Sunday, June 24, 2012

Coming to a Fringe Near You

Coming to a Fringe Near You
Reviews from Montreal

Editor's Note: The Montreal Fringe is one of the earliest in the season and as a result some of the ratings below - for shows which will be appearing at other Fringes across the country - are presented simply as representative of a moment in the life of that production. Fringe shows have a knack for improving as they travel.

by Gaëtan L. Charlebois

I had been told by so many hard-core Fringers that if you have not seen a Jem Rolls show you have not lived. I am actually dissuaded by such hyperbole but this time I was assigned this venue and there was no avoiding the man and his latest work.

Simply, Jem Rolls - a performance poet - offers the kind of production that beggars the vocabulary. It is virtually impossible to do justice to both performer and text. Suffice it to say that ten minutes in I put away my notebook and was like a child - sitting forward in my seat utterly hypnotized as if I was five again and listening to one of my siblings tell me a particularly wondrous tale that I would insist on again and again.

I felt both assaulted and charmed by a fearless performer who pours his words over you - in poems, descriptions, interactions - to a blissful drowning by both poet and spectator.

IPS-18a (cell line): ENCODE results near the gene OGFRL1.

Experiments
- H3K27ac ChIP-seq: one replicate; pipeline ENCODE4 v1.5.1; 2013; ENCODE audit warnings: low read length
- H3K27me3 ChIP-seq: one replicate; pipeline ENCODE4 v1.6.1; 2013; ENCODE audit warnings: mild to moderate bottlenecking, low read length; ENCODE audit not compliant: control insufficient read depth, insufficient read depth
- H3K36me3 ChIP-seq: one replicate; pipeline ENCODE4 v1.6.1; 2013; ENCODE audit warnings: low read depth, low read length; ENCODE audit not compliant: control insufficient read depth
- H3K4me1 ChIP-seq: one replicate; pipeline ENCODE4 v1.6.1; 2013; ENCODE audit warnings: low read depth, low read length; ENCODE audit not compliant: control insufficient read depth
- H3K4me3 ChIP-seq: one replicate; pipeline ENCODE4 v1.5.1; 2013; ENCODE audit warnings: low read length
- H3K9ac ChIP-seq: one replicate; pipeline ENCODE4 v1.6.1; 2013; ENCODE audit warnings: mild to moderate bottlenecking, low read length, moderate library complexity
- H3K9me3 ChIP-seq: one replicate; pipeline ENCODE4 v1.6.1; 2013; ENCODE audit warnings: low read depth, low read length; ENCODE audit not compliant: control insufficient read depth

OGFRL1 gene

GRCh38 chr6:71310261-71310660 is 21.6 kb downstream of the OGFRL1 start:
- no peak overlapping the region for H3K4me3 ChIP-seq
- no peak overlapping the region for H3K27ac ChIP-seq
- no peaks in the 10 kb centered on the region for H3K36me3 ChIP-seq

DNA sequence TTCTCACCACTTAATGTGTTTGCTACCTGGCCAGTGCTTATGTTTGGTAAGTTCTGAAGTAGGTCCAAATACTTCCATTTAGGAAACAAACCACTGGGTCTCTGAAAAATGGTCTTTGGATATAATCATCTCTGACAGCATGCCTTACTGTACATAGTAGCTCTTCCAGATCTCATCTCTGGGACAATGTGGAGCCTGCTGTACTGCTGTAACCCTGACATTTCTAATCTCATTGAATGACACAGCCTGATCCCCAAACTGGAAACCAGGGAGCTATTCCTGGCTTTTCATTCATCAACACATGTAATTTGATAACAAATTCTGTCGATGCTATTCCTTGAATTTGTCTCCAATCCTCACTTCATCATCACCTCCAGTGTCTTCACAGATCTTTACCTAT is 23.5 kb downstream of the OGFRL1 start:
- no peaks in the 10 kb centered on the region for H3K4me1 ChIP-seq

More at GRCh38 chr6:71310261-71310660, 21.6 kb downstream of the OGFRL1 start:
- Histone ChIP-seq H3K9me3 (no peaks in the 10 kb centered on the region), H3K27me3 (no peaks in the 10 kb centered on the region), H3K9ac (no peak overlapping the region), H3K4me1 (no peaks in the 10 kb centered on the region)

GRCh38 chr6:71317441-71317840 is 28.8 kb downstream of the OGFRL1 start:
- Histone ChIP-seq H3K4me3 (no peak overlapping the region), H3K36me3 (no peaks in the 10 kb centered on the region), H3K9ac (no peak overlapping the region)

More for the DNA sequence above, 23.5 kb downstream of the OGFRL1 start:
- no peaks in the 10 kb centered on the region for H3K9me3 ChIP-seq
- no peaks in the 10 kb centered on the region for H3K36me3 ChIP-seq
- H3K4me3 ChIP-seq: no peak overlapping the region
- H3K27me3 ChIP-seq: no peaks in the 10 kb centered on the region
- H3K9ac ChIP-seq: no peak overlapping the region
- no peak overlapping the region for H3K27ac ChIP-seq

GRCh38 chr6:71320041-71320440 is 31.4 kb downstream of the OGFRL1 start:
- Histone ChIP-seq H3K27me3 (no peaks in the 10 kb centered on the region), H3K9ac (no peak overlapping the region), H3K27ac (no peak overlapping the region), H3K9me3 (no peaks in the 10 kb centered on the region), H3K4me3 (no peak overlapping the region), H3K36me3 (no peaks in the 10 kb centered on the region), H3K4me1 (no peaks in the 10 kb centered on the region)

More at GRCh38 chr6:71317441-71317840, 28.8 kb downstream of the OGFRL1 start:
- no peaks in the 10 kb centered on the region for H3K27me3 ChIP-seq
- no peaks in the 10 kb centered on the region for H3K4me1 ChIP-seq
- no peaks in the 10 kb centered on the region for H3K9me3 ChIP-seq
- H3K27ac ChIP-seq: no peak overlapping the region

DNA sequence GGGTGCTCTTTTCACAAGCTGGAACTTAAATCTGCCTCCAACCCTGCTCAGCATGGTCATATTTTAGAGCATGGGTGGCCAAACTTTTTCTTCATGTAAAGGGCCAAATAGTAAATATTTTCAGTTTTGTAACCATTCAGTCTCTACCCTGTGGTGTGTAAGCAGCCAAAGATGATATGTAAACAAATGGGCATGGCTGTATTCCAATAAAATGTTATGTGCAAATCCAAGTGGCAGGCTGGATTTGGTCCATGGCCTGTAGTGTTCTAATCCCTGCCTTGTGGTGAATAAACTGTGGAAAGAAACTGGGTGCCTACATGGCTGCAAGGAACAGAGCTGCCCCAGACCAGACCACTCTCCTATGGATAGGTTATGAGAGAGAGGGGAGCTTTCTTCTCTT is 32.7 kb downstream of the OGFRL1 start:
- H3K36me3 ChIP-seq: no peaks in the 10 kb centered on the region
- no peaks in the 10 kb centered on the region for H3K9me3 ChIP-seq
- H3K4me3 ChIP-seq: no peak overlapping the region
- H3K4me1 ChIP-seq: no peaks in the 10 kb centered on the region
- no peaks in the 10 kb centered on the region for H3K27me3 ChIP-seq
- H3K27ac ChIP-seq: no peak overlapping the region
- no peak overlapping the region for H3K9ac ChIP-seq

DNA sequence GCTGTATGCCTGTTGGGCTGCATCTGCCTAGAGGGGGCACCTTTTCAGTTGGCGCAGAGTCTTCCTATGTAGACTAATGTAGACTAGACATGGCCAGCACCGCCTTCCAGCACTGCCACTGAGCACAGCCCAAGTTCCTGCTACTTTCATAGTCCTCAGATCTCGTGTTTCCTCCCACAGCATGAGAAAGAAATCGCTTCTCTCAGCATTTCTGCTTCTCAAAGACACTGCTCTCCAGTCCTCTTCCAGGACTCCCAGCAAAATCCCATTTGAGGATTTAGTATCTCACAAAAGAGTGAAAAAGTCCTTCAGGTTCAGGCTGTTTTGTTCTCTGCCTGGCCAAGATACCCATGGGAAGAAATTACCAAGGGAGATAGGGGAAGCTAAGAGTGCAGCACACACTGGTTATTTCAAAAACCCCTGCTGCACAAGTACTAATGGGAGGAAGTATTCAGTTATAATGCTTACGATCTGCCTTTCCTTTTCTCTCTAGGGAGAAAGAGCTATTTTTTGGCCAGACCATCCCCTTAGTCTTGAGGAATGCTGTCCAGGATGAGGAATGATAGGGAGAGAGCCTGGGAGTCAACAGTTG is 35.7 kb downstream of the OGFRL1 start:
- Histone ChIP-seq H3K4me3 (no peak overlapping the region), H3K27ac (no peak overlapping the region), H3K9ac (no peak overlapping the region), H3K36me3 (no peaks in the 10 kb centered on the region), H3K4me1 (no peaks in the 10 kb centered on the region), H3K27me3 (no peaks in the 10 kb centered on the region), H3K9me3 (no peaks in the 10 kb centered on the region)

I'll stop now. I want to remember.

ZACK ADAMS : A Complete History of Zack Adams
by Gaëtan L. Charlebois

Once again a performer at this Fringe had to do battle with his venue and the heat got so bad my glasses were fogging up. I wish I was exaggerating. But Zack Adams - a nerdy beanpole of a guy - just makes you smile to look at and through music (and some pretty amazing - and goofy - dance moves) the story of his career in show biz and his utter charm, he fought through the heat to a packed house's appreciation.  The show is personal, inventive, silly and energetic and now - having seen him at last - I understand why he is a Fringe favourite. Hey! how can you not like a guy whose fetish movie is the old version of Fame and who goes inside it enough to relive Coco's best scene.

by joel fishbane

Most people come to the Fringe with a one-person show, but this is the first time in recent memory that the one-person has been a cello. Cellist / composer Francesca Mountfort lets her instrument do all the talking in this exquisite concert that mixes film, music and abstract expression. 
Mountfort, who hails from Australia, stays completely silent in her china doll make-up: words have no place in this eclectic show that seems perfectly comfortable in letting you walk away with whatever you can. Being the pessimistic sort, I was struck by the sorrow of the music and found the compositions rich with both whimsy and melancholy. Perhaps it was the persistent sound of a ticking clock, but something in the concert left me with a deeper sense of my own mortality.
It’s not your average Fringe show which is all the more reason to check it out. I’ve done my best to describe it, but some pieces simply defy description – and pieces which defy description is pretty much why the Fringe exists. Eidolon, an ancient Greek word for spirit or apparition, lives up to its name. Like a travelling ghost, the show is an ethereal experience that passes through you and leaves something intangible in its wake.

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